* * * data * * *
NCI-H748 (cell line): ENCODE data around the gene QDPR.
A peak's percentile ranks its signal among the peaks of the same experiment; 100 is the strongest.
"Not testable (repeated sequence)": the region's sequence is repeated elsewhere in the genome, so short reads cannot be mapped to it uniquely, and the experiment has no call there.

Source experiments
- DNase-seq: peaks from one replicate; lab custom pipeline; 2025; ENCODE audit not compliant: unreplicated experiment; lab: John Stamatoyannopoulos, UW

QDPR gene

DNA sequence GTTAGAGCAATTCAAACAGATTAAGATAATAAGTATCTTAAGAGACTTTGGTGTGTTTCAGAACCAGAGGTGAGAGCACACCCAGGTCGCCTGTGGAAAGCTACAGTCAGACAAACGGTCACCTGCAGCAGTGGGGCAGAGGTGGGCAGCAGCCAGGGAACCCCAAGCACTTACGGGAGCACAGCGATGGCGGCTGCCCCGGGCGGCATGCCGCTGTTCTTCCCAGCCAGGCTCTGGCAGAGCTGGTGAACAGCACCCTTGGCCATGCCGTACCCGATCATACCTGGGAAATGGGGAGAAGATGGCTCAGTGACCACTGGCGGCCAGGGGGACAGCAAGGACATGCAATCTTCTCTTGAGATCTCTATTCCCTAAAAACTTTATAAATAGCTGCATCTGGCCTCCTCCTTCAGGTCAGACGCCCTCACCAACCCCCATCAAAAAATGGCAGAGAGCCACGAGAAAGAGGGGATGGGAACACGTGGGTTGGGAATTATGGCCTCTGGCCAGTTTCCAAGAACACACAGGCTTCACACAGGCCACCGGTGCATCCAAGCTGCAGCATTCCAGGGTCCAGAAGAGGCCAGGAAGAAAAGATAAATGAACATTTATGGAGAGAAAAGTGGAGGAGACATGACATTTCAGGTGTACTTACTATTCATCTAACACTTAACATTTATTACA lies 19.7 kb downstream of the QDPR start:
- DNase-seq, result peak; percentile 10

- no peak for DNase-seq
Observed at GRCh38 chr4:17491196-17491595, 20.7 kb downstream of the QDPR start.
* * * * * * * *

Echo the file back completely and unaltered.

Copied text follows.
NCI-H748 (cell line): ENCODE data around the gene QDPR.
A peak's percentile ranks its signal among the peaks of the same experiment; 100 is the strongest.
"Not testable (repeated sequence)": the region's sequence is repeated elsewhere in the genome, so short reads cannot be mapped to it uniquely, and the experiment has no call there.

Source experiments
- DNase-seq: peaks from one replicate; lab custom pipeline; 2025; ENCODE audit not compliant: unreplicated experiment; lab: John Stamatoyannopoulos, UW

QDPR gene

DNA sequence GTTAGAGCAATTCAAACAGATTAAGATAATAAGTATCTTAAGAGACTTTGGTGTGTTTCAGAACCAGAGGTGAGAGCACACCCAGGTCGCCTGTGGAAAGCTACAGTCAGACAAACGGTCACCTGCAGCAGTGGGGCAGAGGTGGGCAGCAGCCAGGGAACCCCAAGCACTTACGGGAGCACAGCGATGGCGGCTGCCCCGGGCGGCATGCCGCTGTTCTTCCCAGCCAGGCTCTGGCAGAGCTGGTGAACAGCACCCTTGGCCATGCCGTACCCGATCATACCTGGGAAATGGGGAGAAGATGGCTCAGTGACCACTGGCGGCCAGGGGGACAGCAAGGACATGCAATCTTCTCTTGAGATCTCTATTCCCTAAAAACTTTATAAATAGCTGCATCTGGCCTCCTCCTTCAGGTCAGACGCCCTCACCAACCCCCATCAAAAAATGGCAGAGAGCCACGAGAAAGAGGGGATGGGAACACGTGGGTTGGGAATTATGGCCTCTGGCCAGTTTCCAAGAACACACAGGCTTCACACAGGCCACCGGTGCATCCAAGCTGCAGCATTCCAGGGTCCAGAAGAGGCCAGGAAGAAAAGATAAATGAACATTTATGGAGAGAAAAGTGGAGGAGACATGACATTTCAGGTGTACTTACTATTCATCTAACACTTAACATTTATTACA lies 19.7 kb downstream of the QDPR start:
- DNase-seq, result peak; percentile 10

- no peak for DNase-seq
Observed at GRCh38 chr4:17491196-17491595, 20.7 kb downstream of the QDPR start.